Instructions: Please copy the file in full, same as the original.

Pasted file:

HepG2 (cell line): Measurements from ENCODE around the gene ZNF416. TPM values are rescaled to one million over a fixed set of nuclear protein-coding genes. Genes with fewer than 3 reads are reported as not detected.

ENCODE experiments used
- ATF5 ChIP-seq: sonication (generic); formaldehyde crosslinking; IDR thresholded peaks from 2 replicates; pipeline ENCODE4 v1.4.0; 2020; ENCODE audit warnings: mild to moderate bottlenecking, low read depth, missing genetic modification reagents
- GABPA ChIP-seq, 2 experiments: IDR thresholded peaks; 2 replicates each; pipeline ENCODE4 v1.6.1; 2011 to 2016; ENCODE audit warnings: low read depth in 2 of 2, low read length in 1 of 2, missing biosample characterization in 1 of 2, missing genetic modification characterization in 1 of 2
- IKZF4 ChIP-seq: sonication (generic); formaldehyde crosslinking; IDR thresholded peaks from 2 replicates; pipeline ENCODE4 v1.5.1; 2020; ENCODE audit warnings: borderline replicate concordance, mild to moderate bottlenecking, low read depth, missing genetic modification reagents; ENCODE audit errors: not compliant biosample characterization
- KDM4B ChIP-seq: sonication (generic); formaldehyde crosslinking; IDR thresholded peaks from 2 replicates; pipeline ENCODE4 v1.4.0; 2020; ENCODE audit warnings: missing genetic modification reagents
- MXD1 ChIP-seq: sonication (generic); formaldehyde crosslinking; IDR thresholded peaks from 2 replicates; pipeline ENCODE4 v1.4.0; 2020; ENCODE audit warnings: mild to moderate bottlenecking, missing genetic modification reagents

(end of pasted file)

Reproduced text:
HepG2 (cell line): Measurements from ENCODE around the gene ZNF416. TPM values are rescaled to one million over a fixed set of nuclear protein-coding genes. Genes with fewer than 3 reads are reported as not detected.

ENCODE experiments used
- ATF5 ChIP-seq: sonication (generic); formaldehyde crosslinking; IDR thresholded peaks from 2 replicates; pipeline ENCODE4 v1.4.0; 2020; ENCODE audit warnings: mild to moderate bottlenecking, low read depth, missing genetic modification reagents
- GABPA ChIP-seq, 2 experiments: IDR thresholded peaks; 2 replicates each; pipeline ENCODE4 v1.6.1; 2011 to 2016; ENCODE audit warnings: low read depth in 2 of 2, low read length in 1 of 2, missing biosample characterization in 1 of 2, missing genetic modification characterization in 1 of 2
- IKZF4 ChIP-seq: sonication (generic); formaldehyde crosslinking; IDR thresholded peaks from 2 replicates; pipeline ENCODE4 v1.5.1; 2020; ENCODE audit warnings: borderline replicate concordance, mild to moderate bottlenecking, low read depth, missing genetic modification reagents; ENCODE audit errors: not compliant biosample characterization
- KDM4B ChIP-seq: sonication (generic); formaldehyde crosslinking; IDR thresholded peaks from 2 replicates; pipeline ENCODE4 v1.4.0; 2020; ENCODE audit warnings: missing genetic modification reagents
- MXD1 ChIP-seq: sonication (generic); formaldehyde crosslinking; IDR thresholded peaks from 2 replicates; pipeline ENCODE4 v1.4.0; 2020; ENCODE audit warnings: mild to moderate bottlenecking, missing genetic modification reagents